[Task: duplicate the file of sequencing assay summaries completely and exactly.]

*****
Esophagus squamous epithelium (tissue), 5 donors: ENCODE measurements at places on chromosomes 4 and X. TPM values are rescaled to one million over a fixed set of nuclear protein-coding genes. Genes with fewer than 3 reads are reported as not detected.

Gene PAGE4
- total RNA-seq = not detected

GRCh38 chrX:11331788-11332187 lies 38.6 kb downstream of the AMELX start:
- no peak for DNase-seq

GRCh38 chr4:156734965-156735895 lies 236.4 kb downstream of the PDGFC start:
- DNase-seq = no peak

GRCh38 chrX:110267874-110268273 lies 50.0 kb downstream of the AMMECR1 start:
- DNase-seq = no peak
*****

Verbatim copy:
Esophagus squamous epithelium (tissue), 5 donors: ENCODE measurements at places on chromosomes 4 and X. TPM values are rescaled to one million over a fixed set of nuclear protein-coding genes. Genes with fewer than 3 reads are reported as not detected.

Gene PAGE4
- total RNA-seq = not detected

GRCh38 chrX:11331788-11332187 lies 38.6 kb downstream of the AMELX start:
- no peak for DNase-seq

GRCh38 chr4:156734965-156735895 lies 236.4 kb downstream of the PDGFC start:
- DNase-seq = no peak

GRCh38 chrX:110267874-110268273 lies 50.0 kb downstream of the AMMECR1 start:
- DNase-seq = no peak